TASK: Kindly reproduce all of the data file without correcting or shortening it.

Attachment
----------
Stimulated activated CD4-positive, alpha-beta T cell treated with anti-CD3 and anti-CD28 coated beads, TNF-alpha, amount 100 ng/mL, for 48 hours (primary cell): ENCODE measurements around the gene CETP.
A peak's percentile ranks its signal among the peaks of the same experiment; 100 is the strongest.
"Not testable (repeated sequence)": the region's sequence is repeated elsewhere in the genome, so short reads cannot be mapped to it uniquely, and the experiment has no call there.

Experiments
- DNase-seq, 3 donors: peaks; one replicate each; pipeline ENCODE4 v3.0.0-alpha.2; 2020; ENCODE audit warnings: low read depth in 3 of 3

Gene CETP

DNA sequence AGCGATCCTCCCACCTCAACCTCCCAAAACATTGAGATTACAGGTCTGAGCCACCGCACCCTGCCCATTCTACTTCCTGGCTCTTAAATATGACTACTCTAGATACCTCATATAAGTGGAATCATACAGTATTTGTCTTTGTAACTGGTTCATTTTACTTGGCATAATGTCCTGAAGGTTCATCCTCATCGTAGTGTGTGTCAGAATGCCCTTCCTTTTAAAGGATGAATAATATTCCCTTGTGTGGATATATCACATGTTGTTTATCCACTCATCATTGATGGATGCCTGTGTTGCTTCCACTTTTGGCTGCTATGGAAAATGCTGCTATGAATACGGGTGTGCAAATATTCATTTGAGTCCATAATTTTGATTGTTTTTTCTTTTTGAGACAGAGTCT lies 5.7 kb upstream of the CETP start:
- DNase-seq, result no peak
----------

Stimulated activated CD4-positive, alpha-beta T cell treated with anti-CD3 and anti-CD28 coated beads, TNF-alpha, amount 100 ng/mL, for 48 hours (primary cell): ENCODE measurements around the gene CETP.
A peak's percentile ranks its signal among the peaks of the same experiment; 100 is the strongest.
"Not testable (repeated sequence)": the region's sequence is repeated elsewhere in the genome, so short reads cannot be mapped to it uniquely, and the experiment has no call there.

Experiments
- DNase-seq, 3 donors: peaks; one replicate each; pipeline ENCODE4 v3.0.0-alpha.2; 2020; ENCODE audit warnings: low read depth in 3 of 3

Gene CETP

DNA sequence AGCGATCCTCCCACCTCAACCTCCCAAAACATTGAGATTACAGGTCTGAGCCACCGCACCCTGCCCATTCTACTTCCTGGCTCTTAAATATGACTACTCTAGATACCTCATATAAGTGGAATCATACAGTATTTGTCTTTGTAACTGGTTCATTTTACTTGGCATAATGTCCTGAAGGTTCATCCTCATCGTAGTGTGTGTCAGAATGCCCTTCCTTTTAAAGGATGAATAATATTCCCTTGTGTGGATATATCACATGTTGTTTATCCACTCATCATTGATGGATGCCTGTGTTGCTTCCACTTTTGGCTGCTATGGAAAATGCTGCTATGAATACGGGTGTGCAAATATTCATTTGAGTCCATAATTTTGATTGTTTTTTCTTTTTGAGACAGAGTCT lies 5.7 kb upstream of the CETP start:
- DNase-seq, result no peak